Get the spin on Earth’s rotation
Not only is the Earth revolving around the sun, but the Earth is also spinning.
As the Earth spins, the sun always shines on one side which gives it sunlight. When you’re facing the sun, it’s daytime.
But when you’re on the part of the Earth that’s away from the sun, it’s nighttime.
So, we have day and night because of the Earth’s rotation. And that line that separates day from night is the terminator line.
How long is a full rotation on Earth?
A full day on Earth is clocked at 23h 56min 4sec. That’s a bit less than 24 hours.
In order to make a complete rotation in this amount of time, Earth spins at 1000 miles per hour (1600 km/hr).
That makes Earth’s rotation faster than a bullet train. But we’re so used to it that we don’t feel its tremendous rotational speed. Earth rotation is a pace-setter for our sleep patterns.
“If you shine a flashlight on a spinning top, the side lit up is daytime. The dark side is night time. That’s how our day-night cycles work with the sun as our flashlight.”
What are atomic clocks?
Every day, the Earth rotates a full 360 degrees. More specifically, it takes about 24 hours to fully spin in a circle. Clocks and time are set to this rotation
When the Earth spins on its axis, our clocks are set for this duration of time. For example, our hours, minutes, and seconds are tied to the length of a day.
Because earthquakes can rearrange Earth’s mass, they can speed up, slow down, or have no effect on Earth’s rotation. For example, figure skaters spinning with their arms to move faster. But when they put out their arms, they spin more slowly.
“Back in the 1940s, researchers found that the Earth speeds up and slows down a bit as it spins. Because of this, we use atomic clocks that measure time precisely.”
How does rotation impact living things?
Because the Earth rotates, it’s more than physics that makes this phenomenon interesting.
- It’s not only physics but Earth’s rotation affects us biologically. For example, our bodies are programmed to sleep based on Earth’s rotation.
- The Earth is slowing down because the moon’s pull affects its rotation. But it’s very negligible with little effect.
- While half the Earth is in sunlight, the other half is in darkness. This is similar to the phases of the moon.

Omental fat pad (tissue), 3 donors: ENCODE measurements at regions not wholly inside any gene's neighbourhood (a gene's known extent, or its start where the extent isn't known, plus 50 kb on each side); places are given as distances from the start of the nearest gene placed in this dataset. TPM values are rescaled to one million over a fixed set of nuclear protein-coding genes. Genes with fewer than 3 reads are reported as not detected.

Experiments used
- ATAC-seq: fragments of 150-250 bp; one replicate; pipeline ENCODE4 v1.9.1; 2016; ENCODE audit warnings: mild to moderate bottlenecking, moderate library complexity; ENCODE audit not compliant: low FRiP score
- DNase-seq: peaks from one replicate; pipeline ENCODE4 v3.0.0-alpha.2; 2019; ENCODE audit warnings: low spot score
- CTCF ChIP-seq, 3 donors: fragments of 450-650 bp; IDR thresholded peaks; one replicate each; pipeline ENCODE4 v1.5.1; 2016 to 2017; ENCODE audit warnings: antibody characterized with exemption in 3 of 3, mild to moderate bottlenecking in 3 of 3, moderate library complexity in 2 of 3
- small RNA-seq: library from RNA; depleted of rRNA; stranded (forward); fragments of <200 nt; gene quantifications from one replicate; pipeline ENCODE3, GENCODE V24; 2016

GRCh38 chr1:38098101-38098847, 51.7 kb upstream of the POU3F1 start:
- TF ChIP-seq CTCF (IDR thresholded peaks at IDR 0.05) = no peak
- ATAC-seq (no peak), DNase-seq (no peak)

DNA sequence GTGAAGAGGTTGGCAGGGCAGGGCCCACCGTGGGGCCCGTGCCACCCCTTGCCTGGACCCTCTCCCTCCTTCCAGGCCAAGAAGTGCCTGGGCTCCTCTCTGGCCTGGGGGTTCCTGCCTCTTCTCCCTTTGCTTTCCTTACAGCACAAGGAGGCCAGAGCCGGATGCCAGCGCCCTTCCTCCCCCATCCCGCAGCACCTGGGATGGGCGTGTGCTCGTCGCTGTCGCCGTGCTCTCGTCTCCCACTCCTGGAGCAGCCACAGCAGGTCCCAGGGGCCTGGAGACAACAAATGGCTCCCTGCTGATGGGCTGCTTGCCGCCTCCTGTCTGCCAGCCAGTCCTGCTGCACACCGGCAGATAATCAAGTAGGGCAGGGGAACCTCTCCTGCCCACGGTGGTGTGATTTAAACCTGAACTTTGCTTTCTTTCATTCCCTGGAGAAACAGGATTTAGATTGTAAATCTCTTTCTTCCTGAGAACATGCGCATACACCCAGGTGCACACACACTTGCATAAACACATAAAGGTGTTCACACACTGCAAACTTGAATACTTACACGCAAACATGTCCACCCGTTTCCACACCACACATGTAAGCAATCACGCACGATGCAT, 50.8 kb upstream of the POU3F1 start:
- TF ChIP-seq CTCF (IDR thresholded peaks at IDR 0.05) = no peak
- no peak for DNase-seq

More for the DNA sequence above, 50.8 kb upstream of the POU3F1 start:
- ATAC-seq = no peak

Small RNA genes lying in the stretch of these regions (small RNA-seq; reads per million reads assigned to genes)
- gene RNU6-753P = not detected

Who tracks and measures Earth’s rotation?
International Earth Rotation and Reference System Service (IERS) is the authority group that measures Earth’s rotation. But it’s not only that.
In addition, IERS produces the International Terrestrial Referencing System (ITRS). This reference system gives a set of coordinates for points on Earth’s surface. But it includes the motion of Earth’s crust so you can compare two points in time.
Do you have any more interesting facts about the day-night boundary? Please let me know with a comment below.
Globe Day-Night Viewer
The Globe Viewer shows the day-night boundary in real-time which depicts the exact division between the illuminated day side and the darkened night side of the planet.
This boundary, also known as the terminator, constantly shifts as the Earth rotates on its axis, allowing users to observe the transition between day and night across different regions. If it’s nighttime in your hometown, check and see if it’s not being lit up by the sun.
Earth Rotation: The Day-Night Boundary
Earth’s rotation is a cycle of 24 hours. But the Earth actually turns once every 23 hours, 56 minutes, and 4 seconds.
This period is known as a sidereal day and is the time it takes for a specific point on the Earth’s surface to return to the same position relative to the distant stars.
The reason for this discrepancy between the sidereal day and the 24-hour day we use in our daily lives.
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